Maintenance team saves lives through oxygen planning | Western Cape Government


Maintenance team saves lives through oxygen planning

3 February 2021

The great dedication of a small team has proven lifesaving to COVID-19 patients in Robertson and Montagu hospitals – a true reflection of Western Cape Government Health’s commitment to provide quality care despite the pressures of a pandemic.

Before COVID-19, the Department’s maintenance team in the Langeberg area mainly assisted clinics and the two hospitals with repairs, servicing equipment and coordinating the availability of medical oxygen cylinders. As the number of people hospitalised due to COVID-19 increased, so did the need for oxygen therapy. The maintenance team had to re-strategise. Today one of the most prominent tasks they see to, is ensuring that the hospitals have enough of the 10,2 kg oxygen cylinders. In December 2020, Montagu Hospital used 4 036 of these cylinders and Robertson Hospital 5 145.

“With only four men in the workshop and three interns to assist, we must plan carefully to keep up with the constant demand for oxygen,” says Mr Johan Muller who leads the maintenance team. When noticing that the local supplier of medical oxygen could not keep up with the demand of its various clients, Muller and his team started to daily make two to three trips to the supplier in Robertson. They fetch oxygen filled cylinders and take them to the oxygen banks at Robertson and Montagu hospitals. The oxygen banks are linked to oxygen points in the hospitals where COVID-19 patients receive oxygen therapy as part of their treatment.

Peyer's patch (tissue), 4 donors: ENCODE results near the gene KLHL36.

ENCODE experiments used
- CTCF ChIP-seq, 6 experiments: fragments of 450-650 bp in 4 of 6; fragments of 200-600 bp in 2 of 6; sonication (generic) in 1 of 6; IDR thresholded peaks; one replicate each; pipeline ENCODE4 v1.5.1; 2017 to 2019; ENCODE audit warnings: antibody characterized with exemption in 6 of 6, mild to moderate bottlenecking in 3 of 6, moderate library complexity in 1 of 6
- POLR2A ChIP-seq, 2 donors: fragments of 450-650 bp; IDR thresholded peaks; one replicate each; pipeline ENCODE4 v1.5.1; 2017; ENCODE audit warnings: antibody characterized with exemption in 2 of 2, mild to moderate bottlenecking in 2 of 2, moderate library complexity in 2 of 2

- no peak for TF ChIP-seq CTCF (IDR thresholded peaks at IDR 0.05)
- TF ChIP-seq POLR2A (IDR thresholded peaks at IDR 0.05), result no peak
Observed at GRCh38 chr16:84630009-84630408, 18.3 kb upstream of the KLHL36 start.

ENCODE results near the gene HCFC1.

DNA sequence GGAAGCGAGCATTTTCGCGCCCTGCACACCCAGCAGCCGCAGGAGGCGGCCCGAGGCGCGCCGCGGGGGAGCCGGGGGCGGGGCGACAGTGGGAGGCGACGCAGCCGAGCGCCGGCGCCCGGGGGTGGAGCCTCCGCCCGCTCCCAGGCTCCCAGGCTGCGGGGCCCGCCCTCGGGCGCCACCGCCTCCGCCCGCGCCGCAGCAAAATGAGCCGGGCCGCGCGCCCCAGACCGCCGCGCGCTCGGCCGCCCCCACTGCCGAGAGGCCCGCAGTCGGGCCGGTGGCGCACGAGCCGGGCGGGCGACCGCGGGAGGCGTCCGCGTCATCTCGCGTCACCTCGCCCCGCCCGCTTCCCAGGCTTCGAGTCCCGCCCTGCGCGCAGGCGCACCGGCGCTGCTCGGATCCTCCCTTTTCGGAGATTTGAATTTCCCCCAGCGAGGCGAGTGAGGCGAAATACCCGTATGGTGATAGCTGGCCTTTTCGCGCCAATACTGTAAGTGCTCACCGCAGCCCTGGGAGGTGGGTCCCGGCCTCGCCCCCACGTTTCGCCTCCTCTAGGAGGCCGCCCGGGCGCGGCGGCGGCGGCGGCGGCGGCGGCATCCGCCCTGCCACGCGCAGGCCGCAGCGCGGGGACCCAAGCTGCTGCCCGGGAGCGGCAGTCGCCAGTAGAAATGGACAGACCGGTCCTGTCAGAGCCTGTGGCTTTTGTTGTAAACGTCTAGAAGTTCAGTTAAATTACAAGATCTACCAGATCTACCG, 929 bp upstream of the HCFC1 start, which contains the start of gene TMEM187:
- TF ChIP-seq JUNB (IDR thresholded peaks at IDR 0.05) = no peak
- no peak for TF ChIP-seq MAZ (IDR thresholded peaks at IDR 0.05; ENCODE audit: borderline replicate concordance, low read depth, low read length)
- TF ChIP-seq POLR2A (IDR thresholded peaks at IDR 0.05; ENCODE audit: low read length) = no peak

Muller explains that when one oxygen bank is depleted, it automatically switches to a second oxygen bank. The system then alerts a healthcare worker inside the hospital, who then notifies Muller’s team that the next cylinders must be installed – a cycle that is repeated more or less every five to six hours around the clock. “It takes a great toll on you, so we take it day by day and night by night. But with good teamwork and good support from our supervisor, we have been able to keep it up.”

Compared to the responsibilities of other Western Cape Government Health staff, maintenance tasks like these may seem impersonal, but Muller and his team are well aware of the lives that depend on their planning. Muller’s brother-in-law was one of the nearly 311 patients hospitalised in the Langeberg (as at 19 January) since the start of the pandemic. His brother-in-law was placed on oxygen treatment at Robertson Hospital, but sadly passed away. A number of the team’s colleagues were also hospitalised in the Langeberg, making the fight against COVID-19 personal.

Across the Western Cape oxygen levels are monitored closely and no Western Cape Government Health facility has run out of oxygen during the pandemic. The Department thanks every employee and every team who, like the Maintenance Team in the Langeberg, who are stepping it up to the benefit of our patients.

“Often when people think of a hospital they think of doctors and nurses, but they don’t realise without staff like maintenance, porters, the admin teams, etc., patient care would not be possible. I am very proud of this team!” says Muller.